It’s an important question and one that arises most often as a SaaS startup scales. Churn, masked by growth, becomes a limiting factor of growth. How much should the business invest in managing churn?
Our SaaS benchmarks from earlier this week tell us the average public SaaS company has a 3% monthly revenue churn or a 2 year lifetime and a sales efficiency of 0.8, which implies a 5 quarter pay back period on cost-of-sales and cost-to-serve.
Using those numbers, the contribution revenue chart for a typical customer looks like this. The revenue of the first 15 months pays for the acquisition costs and the remaining 9 months before the customer churns are contribution margin.
Presuming the business signs customers to 12 month contracts, a customer who renews pays a year’s worth more of contribution margin minus the customer success team’s salaries.
To be worth the investment, customer success must drive at least drive one more month’s worth of margin in addition to the 9 created by the standard, 2 year-and-out customer.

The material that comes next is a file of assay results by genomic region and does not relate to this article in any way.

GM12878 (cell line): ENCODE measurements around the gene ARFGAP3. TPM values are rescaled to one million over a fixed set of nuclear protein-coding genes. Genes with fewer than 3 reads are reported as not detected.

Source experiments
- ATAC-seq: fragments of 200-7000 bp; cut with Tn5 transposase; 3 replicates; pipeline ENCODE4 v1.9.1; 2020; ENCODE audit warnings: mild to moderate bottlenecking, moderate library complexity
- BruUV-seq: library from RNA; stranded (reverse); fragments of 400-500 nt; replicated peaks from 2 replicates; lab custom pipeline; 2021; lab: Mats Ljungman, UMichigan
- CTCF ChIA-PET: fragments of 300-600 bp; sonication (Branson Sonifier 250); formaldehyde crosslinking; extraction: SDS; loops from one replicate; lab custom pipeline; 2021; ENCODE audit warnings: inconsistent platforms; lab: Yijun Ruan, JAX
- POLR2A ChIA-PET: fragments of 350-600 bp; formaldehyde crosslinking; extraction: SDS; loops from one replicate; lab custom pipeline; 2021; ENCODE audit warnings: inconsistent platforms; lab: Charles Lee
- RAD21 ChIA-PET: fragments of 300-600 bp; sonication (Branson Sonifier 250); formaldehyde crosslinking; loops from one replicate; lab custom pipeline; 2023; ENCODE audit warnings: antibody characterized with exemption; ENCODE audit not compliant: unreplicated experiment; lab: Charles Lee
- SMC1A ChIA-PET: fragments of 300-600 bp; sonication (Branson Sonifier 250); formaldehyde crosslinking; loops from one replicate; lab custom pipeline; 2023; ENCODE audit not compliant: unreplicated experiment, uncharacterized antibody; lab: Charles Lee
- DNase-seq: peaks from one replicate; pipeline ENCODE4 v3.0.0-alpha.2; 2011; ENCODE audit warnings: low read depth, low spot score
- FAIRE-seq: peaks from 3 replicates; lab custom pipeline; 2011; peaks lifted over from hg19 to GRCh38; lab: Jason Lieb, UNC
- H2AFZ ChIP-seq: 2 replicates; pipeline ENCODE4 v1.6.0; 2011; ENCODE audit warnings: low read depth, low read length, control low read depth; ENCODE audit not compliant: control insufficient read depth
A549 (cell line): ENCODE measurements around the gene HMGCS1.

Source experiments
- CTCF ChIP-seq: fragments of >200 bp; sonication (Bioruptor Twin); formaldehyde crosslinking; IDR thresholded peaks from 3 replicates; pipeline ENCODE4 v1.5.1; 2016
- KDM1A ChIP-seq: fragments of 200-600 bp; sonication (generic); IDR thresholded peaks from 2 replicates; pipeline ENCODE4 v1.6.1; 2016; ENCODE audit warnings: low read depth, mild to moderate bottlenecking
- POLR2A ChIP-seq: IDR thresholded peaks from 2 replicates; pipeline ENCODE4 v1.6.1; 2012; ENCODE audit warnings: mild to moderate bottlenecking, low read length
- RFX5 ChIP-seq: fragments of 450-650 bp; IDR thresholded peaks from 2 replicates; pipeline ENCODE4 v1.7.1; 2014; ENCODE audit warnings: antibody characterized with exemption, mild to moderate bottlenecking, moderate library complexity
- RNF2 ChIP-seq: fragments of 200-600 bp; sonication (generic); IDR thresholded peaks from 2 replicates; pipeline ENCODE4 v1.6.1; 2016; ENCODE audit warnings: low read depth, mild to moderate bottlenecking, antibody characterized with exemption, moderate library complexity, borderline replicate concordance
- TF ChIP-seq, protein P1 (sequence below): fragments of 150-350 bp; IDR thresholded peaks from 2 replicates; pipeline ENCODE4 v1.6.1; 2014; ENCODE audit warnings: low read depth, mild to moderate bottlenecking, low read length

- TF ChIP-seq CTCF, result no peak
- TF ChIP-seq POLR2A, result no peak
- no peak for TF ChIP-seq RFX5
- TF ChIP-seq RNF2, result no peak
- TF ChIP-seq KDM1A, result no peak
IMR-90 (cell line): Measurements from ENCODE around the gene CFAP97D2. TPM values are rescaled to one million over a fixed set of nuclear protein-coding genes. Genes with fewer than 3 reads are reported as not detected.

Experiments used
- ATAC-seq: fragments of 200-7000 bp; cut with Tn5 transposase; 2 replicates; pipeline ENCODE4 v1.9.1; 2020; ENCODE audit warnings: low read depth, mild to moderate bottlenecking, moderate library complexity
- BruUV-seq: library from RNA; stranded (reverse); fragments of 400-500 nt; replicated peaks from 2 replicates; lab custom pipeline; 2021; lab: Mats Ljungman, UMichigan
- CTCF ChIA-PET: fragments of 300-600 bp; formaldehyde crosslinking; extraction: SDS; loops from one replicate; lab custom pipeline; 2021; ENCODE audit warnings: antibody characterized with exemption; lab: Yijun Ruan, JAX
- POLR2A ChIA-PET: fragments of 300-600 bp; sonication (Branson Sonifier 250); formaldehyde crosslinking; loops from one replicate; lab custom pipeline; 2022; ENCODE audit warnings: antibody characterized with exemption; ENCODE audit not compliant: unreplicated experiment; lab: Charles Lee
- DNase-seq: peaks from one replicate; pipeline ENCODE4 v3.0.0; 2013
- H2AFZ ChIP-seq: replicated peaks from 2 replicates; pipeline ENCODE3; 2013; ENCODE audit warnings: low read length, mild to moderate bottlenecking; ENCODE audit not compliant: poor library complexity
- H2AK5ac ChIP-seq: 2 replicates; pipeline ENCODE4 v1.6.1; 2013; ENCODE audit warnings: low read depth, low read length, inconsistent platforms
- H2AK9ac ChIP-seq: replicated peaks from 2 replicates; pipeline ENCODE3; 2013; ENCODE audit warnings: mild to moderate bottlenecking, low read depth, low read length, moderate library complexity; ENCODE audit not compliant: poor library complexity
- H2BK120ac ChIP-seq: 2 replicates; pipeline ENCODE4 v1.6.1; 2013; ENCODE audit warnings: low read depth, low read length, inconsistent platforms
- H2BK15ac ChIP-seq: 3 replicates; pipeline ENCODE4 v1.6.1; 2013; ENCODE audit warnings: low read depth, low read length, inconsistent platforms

Assume a customer success team can save 30% of customers who are at risk. In the success case then, the contribution revenue chart looks like this:
For the remaining 2/3 of cases, the chart looks like this:
But on average, the customer success team saves about 4 months of contribution margin per customer which means company can spend up to 3 months' worth of contribution per customer on churn management.
For a company at a $3M annual recurring revenue clip with customer ARRs of $1k, there are 3000 customers. On each, the company could spend about $156 (which is the $83 in revenue per customer, multiplied by an average gross margin of 63% in SaaS companies' early years) to save or a customer success budget of $39k per month.
Of course, each company’s metrics will vary and will impact the maximum spend on customer success but the framework should hold across most subscription businesses.